Recently, I saw this picture on Facebook and it rankled. It’s from the movie, Courageous. I don’t know much more about it than what I see in this picture and I’m kind of glad about that. Because anything that presents this image of fatherhood isn’t exactly what you’d call my cup of tea. If you’re wondering why, consider this: my daughter is an amazing young woman, not a possession for me to “give away”. And any man who loves God more than anything else should know that.
Okay, so saying I don’t know much about this movie isn’t exactly true (as is evident from the link). I mean, it was when I wrote that but, thanks to the Google, I found out it is yet another film from Sherwood Pictures, the production company that gave us such gems as Facing the Giants and Fireproof. While that alone is sufficient reason to avoid it, the fact that Sherwood Pictures is a “ministry” of Sherwood Baptist Church is an even more compelling one. Personally, I think the good folks at Sherwood have confused “ministry” with “propaganda”.
As is often the case, I saw this a couple of days ago and filed it away because I was working on other ideas. Part of my morning routine is scanning social media for things to write about and this morning, my friend and pastor, Michael Usey, said he had recently been dropped as the officiant of a “ritzy, upscale wedding” because he refused to say “Who gives this woman away?”. Now, that phrasing is considered standard in some churches, so why would a Baptist pastor refuse to say it? In Michael’s words:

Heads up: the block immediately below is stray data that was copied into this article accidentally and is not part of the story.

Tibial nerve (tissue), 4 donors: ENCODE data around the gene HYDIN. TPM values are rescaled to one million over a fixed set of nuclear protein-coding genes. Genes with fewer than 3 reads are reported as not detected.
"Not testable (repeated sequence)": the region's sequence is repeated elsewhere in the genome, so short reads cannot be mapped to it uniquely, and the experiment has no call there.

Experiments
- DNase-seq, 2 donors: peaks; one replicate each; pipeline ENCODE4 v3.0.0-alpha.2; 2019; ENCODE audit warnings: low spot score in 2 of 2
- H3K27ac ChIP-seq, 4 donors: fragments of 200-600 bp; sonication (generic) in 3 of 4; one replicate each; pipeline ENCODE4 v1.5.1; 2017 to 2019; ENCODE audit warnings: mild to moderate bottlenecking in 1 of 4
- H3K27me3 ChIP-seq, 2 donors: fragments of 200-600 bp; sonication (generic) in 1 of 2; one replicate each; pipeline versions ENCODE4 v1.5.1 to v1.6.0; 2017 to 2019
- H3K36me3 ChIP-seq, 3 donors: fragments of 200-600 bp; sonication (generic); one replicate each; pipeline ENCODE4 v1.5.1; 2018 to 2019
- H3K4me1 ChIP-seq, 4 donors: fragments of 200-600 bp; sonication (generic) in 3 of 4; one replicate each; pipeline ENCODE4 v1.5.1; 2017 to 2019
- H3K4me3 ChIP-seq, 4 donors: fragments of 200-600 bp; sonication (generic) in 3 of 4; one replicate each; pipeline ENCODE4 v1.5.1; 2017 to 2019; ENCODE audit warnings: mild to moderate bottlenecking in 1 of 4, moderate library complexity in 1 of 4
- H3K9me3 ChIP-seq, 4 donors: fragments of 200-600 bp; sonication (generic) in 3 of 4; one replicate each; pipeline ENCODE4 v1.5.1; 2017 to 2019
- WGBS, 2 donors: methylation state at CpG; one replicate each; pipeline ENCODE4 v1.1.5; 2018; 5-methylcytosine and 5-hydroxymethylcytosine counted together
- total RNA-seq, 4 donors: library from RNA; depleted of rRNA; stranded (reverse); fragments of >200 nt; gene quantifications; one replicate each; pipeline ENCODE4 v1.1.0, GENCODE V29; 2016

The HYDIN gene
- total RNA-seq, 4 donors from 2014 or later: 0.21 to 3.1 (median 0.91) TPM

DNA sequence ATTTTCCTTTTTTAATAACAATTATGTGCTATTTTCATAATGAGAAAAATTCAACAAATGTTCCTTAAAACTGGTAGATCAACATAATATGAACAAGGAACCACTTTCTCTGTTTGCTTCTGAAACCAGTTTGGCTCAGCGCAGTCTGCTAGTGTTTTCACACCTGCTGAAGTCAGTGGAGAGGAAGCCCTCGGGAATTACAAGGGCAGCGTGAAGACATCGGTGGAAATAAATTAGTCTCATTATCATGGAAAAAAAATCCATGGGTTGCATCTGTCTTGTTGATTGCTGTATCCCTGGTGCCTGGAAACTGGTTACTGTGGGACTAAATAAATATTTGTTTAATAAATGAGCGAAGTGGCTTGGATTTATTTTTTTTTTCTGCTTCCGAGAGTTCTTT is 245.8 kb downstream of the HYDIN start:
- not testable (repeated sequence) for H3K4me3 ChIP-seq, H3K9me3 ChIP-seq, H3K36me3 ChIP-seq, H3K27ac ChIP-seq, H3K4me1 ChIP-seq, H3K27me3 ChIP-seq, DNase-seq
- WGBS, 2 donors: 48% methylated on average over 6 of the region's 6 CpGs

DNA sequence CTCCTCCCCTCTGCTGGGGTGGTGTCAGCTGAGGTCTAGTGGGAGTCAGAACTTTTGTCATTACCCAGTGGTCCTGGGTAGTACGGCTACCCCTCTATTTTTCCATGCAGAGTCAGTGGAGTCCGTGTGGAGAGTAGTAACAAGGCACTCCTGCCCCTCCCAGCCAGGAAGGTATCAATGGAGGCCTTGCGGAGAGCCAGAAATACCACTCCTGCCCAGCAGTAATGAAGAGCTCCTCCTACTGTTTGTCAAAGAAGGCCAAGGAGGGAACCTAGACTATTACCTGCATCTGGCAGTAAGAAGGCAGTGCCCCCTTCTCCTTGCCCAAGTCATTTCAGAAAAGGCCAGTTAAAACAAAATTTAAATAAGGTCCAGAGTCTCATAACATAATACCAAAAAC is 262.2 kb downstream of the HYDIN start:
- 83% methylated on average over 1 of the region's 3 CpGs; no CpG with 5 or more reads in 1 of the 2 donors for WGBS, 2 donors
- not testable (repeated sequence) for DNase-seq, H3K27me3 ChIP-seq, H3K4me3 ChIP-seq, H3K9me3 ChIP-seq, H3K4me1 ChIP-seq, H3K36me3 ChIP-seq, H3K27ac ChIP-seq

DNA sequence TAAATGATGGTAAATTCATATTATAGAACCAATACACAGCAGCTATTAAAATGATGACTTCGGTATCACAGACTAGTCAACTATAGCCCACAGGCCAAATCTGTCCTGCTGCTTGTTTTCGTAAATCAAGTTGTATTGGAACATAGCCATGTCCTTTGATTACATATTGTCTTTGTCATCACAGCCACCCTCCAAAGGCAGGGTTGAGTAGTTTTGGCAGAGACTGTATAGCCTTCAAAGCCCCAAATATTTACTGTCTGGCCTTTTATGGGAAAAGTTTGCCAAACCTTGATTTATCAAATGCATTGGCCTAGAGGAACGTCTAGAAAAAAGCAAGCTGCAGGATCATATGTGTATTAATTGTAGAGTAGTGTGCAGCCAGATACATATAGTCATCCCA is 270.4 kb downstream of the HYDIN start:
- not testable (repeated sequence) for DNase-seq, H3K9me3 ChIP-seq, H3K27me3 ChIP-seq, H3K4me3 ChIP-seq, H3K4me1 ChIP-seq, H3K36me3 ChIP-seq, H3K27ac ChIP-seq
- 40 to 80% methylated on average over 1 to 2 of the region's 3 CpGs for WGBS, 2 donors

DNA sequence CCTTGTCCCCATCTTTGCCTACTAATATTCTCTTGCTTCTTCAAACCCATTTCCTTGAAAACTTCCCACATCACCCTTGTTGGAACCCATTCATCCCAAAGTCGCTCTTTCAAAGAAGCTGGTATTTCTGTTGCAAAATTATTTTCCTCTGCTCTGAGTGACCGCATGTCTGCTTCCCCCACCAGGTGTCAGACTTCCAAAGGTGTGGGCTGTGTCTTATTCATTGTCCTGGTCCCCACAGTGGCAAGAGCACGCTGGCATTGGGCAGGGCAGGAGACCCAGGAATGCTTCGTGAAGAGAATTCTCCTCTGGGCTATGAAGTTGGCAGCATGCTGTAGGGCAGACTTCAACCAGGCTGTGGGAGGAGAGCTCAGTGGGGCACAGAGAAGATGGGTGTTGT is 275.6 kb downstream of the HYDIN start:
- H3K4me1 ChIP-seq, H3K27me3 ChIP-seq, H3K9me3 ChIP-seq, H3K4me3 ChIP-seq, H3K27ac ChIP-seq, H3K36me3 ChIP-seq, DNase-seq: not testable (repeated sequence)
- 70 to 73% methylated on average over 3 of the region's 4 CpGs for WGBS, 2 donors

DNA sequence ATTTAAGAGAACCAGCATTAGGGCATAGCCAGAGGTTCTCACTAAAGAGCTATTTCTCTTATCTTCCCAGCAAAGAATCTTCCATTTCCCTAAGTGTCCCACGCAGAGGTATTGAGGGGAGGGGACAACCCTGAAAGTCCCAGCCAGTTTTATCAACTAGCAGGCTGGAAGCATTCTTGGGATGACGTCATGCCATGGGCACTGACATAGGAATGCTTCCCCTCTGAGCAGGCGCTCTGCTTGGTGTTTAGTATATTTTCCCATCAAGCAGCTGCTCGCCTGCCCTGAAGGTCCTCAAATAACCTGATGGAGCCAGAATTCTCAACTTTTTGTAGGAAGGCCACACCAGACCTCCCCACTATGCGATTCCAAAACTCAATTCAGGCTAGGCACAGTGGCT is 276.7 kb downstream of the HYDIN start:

“I explained that women weren’t chattel, that she had quite clearly already given herself away, that I wasn’t a florist that she could direct exactly what I would say, so I don’t offer that line.”
Some might call it a “sign” that he posted this just a few days after I saved the photo and idea. Now, I don’t really believe in signs; so let’s call this a “happy accident”.
Let me repeat what Michael said: women aren’t chattel. My God, it’s 2014, people; when are we finally going to give up an idea that was bankrupt when it first originated? Seriously, we live in the United States, a country founded on the concept that all people are created equal (even if we don’t live up to that idea very often). Not only that, we claim to be Christians (in this instance, at least), a group whose greatest apostle said
“There is neither Jew nor Greek; there is neither slave nor free; nor is there male and female, for you are all one in Christ Jesus.”
If there was ever an argument over equality, that verse settles it.
If you think this issue has my dander up, you’re right. Why is that, you ask? Well, besides the fact that viewing women as the property of men is despicable, there’s the matter of my children. As I mentioned earlier, I have a daughter. Actually, I have two and one of them is getting married next month. I have no idea what the pastor might say during the service, but I’m hoping the antiquated idea of me “giving” her to her future husband isn’t part of it. Because, she is a living, breathing human being with thoughts, ideas and dreams of her own; not some family heirloom to be passed along to a “deserving” young man.